You know your copyright laws are broken when there is no easy answer to this question.
Traditionally, it has been the job of the “first sale” doctrine to enable gift giving — that’s the provision of copyright law that entitles the owner of a CD, book, or other copyrighted work, to give it away (or resell it, for that matter), notwithstanding the copyright owner’s exclusive right of distribution.
In the digital era, however, first sale has been under siege, with copyright owners (and even the Copyright Office) arguing that it has no place in a world where “ownership” has been replaced by “licenses” and hand-to-hand exchanges have been replaced by computer-mediated exchanges that necessarily make copies. But it’s precisely because first sale is central to everyday activities like giving an iPod to a friend, selling a used CD on eBay, or borrowing a DVD from a library, that EFF and others have been fighting for it in case after case.Second, even if the first sale doctrine applies to iTunes downloads, what about the additional copies made on the iPod? iTunes does not download directly to an iPod. So President Obama’s staff made an additional copy onto the Queen’s intended iPod. How are those copies excused? The iTunes terms of service say that downloads are “only for personal, noncommercial use.” Is giving a copy to a head of state a “personal” use? Seems more like a “diplomatic use,” doesn’t it? So copyright owners could argue that the copy on the iPod was not authorized, because it was beyond the scope of the iTunes “license.” And according to the typical rightsholder argument, any use beyond the scope of the “license” is a copyright infringement.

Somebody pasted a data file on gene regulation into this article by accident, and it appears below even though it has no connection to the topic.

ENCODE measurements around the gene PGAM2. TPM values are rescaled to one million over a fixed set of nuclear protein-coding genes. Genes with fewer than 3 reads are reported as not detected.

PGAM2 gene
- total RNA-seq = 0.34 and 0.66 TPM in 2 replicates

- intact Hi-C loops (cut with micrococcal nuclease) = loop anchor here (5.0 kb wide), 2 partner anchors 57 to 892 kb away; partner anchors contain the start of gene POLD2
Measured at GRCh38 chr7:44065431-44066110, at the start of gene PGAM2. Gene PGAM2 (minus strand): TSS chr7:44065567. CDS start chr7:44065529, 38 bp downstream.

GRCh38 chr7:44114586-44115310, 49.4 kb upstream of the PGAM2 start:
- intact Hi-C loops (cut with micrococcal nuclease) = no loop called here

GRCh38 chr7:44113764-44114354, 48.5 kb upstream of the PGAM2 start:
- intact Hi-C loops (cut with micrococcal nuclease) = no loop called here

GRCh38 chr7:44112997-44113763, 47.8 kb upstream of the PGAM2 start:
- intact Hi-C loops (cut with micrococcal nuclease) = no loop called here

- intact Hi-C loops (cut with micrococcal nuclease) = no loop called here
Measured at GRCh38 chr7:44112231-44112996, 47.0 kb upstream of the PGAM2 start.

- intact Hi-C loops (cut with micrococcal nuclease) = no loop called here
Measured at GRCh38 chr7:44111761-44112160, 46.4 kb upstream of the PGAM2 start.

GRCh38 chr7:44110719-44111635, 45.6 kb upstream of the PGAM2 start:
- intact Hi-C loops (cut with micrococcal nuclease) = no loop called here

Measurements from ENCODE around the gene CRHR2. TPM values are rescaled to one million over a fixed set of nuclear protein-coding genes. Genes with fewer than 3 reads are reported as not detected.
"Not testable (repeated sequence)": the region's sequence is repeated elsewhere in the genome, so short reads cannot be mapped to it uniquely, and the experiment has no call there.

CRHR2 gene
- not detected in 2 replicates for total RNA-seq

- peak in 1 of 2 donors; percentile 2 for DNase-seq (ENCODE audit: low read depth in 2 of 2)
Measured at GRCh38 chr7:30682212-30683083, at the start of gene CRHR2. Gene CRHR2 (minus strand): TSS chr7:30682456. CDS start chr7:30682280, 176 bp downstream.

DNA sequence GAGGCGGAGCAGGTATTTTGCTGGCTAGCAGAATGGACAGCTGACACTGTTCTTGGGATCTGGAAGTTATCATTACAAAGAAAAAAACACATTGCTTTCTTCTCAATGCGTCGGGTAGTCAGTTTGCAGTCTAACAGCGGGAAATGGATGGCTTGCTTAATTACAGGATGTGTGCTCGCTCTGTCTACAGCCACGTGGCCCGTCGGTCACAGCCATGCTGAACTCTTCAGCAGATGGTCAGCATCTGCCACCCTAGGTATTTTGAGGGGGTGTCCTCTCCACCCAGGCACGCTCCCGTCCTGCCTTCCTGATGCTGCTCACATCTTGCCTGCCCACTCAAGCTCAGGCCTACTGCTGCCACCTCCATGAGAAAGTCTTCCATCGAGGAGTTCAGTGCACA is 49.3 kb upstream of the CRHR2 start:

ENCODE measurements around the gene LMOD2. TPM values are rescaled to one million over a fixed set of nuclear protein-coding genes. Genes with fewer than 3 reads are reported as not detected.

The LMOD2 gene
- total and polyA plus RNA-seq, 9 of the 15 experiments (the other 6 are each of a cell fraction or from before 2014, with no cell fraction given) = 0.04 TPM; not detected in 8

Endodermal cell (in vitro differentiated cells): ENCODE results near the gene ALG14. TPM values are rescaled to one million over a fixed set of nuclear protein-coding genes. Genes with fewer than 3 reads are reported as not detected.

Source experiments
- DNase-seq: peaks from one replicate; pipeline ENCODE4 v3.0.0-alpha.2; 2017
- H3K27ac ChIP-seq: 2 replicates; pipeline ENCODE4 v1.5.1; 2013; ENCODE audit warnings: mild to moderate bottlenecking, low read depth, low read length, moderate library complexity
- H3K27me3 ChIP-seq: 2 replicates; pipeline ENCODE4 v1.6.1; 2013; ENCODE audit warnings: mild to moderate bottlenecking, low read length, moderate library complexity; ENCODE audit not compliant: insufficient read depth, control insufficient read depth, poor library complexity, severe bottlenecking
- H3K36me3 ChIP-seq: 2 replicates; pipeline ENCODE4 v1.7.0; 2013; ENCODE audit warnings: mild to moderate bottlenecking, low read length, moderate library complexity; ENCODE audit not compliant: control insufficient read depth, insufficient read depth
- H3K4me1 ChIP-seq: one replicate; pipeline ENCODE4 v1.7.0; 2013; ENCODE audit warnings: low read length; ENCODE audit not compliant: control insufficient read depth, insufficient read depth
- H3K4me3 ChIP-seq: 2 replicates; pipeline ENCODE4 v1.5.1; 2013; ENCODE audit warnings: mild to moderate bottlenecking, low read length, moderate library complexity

But does it matter here whether President Obama’s staffer first deleted the copy that is still on her computer? Should that matter?
And all of this even before you start asking what happens when the Queen connects her new iPod to her computer, thereby making even more copies (the UK, after all, lacks a fair use doctrine)…
Of course, no one thinks that copyright owners are going to send lawyers after either President Obama or the Queen over this. But none of us should want a world where even our leaders–much less the rest of us–can’t figure out how copyright law operates in their daily lives.
Image Source: ? John McNab